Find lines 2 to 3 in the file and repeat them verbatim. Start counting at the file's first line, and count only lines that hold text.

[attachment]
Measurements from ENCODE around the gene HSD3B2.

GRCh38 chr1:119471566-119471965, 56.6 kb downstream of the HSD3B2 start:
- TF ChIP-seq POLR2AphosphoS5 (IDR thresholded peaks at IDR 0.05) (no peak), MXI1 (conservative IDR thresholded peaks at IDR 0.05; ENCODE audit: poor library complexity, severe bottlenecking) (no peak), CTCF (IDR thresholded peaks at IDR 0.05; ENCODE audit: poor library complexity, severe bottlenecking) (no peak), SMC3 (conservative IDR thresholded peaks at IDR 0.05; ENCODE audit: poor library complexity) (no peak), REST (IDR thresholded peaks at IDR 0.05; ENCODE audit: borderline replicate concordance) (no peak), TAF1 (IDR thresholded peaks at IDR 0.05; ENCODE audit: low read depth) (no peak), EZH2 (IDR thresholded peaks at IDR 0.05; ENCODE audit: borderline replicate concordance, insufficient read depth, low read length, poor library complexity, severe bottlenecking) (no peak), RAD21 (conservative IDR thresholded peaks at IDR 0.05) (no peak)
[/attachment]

GRCh38 chr1:119471566-119471965, 56.6 kb downstream of the HSD3B2 start:
- TF ChIP-seq POLR2AphosphoS5 (IDR thresholded peaks at IDR 0.05) (no peak), MXI1 (conservative IDR thresholded peaks at IDR 0.05; ENCODE audit: poor library complexity, severe bottlenecking) (no peak), CTCF (IDR thresholded peaks at IDR 0.05; ENCODE audit: poor library complexity, severe bottlenecking) (no peak), SMC3 (conservative IDR thresholded peaks at IDR 0.05; ENCODE audit: poor library complexity) (no peak), REST (IDR thresholded peaks at IDR 0.05; ENCODE audit: borderline replicate concordance) (no peak), TAF1 (IDR thresholded peaks at IDR 0.05; ENCODE audit: low read depth) (no peak), EZH2 (IDR thresholded peaks at IDR 0.05; ENCODE audit: borderline replicate concordance, insufficient read depth, low read length, poor library complexity, severe bottlenecking) (no peak), RAD21 (conservative IDR thresholded peaks at IDR 0.05) (no peak)